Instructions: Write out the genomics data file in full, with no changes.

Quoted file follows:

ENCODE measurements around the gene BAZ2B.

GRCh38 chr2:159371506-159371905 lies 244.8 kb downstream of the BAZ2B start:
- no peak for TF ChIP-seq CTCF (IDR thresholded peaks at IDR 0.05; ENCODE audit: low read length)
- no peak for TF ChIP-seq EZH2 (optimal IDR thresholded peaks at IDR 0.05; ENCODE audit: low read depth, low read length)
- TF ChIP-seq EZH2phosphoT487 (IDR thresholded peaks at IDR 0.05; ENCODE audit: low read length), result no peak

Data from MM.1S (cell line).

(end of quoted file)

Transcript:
ENCODE measurements around the gene BAZ2B.

GRCh38 chr2:159371506-159371905 lies 244.8 kb downstream of the BAZ2B start:
- no peak for TF ChIP-seq CTCF (IDR thresholded peaks at IDR 0.05; ENCODE audit: low read length)
- no peak for TF ChIP-seq EZH2 (optimal IDR thresholded peaks at IDR 0.05; ENCODE audit: low read depth, low read length)
- TF ChIP-seq EZH2phosphoT487 (IDR thresholded peaks at IDR 0.05; ENCODE audit: low read length), result no peak

Data from MM.1S (cell line).